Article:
A few years ago it was the Catholic Church that was mired in pedophile scandals that were destroying the reputation of the Church. Now it’s the turn of the Jewish community.
Hardly a week passes without some horrible scandal hitting the headlines of an orthodox Jewish university facing a lawsuit for a teacher who touched kids, or a Rabbi arrested in a Jewish community for doing the same. And the stories stretch from Israel to New York and all the way to Australia.
When the Catholic Church went through these allegations from hell, which continue till this day, it sparked a debate as to whether clerical celibacy played any role in the pedophilia scandals. But Judaism is totally opposed to celibacy and considers it a sin. For us Jews marriage is not a sacrament but an obligation. So why are there are so many sexual scandals involving children breaking in our community?
I don’t know the answer and it’s probably a combination of factors. But what I do know is that sexual repression is alive and well in our community as well, and it can’t be helping the situation.
Sex is not a privilege. It is not a luxury and it is not an extravagance. It is a human necessity and has always been seen as such by the Torah. Hence, the denial of sex on the part of either spouse is immediate grounds for divorce. The sexual bond between husband and wife is both sacred and essential. Everything else in the marriage is secondary.
Still, there are those in our community who don’t get it. We either get the extremes of debauched single men who prey on vulnerable females for sex because they have no respect for women, or we get men who absolutely believe in sex’s sanctity but not its necessity. Many Rabbis and religions leaders of our community fall into the latter category. They don’t emphasize the need for sexual passion in marriage even as they safeguard sexuality’s sacred nature.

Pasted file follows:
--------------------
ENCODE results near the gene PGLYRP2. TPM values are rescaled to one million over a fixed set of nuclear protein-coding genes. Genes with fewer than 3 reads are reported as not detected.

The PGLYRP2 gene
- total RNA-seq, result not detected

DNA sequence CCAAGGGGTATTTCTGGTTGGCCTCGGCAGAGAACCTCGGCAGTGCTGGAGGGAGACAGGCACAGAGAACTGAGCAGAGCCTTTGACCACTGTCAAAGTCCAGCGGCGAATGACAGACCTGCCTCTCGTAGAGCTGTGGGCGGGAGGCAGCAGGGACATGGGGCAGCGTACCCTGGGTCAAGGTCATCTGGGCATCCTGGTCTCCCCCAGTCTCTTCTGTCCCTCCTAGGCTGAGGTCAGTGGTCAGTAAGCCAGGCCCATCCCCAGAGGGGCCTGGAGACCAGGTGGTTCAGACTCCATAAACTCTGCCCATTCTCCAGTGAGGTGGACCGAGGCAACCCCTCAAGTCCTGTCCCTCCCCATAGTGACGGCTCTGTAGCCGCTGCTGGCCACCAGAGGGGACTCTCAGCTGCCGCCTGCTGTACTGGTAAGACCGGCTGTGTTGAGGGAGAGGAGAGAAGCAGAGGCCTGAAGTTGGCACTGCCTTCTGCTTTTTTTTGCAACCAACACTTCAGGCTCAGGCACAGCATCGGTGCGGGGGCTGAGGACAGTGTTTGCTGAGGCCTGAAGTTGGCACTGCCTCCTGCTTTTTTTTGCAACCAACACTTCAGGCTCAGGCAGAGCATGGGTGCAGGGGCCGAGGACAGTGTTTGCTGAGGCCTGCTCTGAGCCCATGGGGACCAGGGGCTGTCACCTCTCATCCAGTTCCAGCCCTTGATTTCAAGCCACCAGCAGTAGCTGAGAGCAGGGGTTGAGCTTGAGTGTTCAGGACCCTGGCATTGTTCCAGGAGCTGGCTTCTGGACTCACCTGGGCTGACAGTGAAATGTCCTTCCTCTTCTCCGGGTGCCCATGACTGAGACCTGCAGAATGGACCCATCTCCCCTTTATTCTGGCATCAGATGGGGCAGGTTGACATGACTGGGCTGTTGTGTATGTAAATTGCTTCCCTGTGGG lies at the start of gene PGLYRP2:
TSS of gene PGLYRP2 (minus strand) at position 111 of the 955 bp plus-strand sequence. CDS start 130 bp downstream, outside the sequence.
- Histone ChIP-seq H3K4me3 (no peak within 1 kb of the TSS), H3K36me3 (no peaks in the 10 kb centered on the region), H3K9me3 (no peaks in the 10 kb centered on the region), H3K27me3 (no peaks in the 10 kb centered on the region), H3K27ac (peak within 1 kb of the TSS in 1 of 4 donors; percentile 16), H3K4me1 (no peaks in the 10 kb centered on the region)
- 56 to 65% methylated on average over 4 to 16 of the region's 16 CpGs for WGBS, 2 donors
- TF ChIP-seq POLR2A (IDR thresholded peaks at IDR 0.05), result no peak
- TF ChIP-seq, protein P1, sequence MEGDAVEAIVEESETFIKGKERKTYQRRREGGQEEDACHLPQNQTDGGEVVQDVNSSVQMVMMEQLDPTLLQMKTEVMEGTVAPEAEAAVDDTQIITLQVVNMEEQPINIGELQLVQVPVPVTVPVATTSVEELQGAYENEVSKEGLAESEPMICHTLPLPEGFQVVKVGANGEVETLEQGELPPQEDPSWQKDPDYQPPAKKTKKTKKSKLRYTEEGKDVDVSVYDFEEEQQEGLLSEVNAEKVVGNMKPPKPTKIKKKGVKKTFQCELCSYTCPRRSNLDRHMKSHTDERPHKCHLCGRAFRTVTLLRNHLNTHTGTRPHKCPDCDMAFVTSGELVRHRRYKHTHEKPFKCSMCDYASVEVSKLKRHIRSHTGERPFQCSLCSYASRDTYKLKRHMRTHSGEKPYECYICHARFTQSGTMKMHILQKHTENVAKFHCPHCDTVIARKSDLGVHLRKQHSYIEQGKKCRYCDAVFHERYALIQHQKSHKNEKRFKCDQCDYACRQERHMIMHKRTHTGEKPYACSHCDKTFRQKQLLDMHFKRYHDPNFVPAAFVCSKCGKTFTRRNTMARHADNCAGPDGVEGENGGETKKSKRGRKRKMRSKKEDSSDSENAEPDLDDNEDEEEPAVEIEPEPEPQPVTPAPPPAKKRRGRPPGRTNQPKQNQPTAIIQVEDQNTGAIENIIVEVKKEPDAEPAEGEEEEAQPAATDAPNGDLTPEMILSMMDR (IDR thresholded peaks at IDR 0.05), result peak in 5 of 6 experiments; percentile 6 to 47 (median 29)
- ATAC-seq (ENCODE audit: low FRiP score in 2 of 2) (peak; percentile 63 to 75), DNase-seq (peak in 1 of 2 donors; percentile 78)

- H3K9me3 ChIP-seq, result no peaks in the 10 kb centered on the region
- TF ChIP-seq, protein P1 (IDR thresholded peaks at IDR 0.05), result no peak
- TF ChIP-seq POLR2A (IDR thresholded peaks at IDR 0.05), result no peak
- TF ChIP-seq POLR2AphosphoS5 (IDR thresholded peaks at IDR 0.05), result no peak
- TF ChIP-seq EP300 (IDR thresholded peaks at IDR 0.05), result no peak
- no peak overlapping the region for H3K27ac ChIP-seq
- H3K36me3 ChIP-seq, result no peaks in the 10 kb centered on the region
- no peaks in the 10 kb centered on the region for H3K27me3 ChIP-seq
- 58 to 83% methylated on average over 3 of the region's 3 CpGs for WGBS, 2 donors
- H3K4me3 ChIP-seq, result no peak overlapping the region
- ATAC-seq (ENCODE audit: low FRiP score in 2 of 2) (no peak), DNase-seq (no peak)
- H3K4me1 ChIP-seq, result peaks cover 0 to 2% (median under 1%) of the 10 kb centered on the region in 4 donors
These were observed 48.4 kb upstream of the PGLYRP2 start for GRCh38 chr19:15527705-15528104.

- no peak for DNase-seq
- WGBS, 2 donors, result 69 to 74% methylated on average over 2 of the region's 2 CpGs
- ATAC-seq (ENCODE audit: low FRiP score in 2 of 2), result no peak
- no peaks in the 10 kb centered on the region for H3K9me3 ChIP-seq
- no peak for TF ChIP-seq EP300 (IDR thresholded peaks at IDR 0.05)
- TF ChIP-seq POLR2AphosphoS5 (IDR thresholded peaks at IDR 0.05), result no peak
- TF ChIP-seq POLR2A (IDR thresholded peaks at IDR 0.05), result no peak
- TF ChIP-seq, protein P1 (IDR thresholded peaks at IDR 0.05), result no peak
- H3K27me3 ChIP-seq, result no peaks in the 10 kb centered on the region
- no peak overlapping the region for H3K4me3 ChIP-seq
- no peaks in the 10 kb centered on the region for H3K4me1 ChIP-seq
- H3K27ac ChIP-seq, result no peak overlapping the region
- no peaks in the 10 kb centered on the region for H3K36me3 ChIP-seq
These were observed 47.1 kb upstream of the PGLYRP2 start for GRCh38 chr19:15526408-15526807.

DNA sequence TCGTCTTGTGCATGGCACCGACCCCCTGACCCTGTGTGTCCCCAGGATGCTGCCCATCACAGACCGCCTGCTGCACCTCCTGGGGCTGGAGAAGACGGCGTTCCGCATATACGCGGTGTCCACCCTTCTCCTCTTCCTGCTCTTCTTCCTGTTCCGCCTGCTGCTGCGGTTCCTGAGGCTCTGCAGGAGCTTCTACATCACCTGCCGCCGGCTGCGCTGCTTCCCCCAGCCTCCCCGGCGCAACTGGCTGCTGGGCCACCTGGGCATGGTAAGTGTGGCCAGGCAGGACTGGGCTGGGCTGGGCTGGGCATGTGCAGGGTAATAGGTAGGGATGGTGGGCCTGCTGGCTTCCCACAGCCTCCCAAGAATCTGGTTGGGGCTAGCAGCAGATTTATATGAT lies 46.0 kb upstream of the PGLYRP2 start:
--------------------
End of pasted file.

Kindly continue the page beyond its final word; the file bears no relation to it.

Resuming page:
My lecture agent recently forwarded an email to me from a Synagogue in an orthodox community that wanted me to speak but could not move forward because they had received objections from neighboring synagogues who objected to the titles of some of my books like Kosher Sex and The Kosher Sutra (I’m guessing that my upcoming book Kosher Lust won’t win them over either).
That’s fair enough. These subjects are not everyone’s cup of tea. But what made the email fascinating was that this community was recently rocked with several high-profile allegations of sexual misconduct involving children. Now, you’d think that in the wake of those awful stories they would want to, at least, confront the issue rather than just sweep it under the carpet.
But if it’s not learned from Jewish sources, where are people supposed to learn about sexuality from? Hugh Hefner?
Judaism has never believed in sexual repression. The outlook of Judaism, let alone a century of medical and psychological research, is that stifling our innate sexuality is at best mistaken and at worst dangerous. Now none of this is a license for the hookup culture that reduces sex to a cheap, hormonal impulse, akin to scratching an itch. There are few things in life more slovenly than men who reduce women to masturbatory material.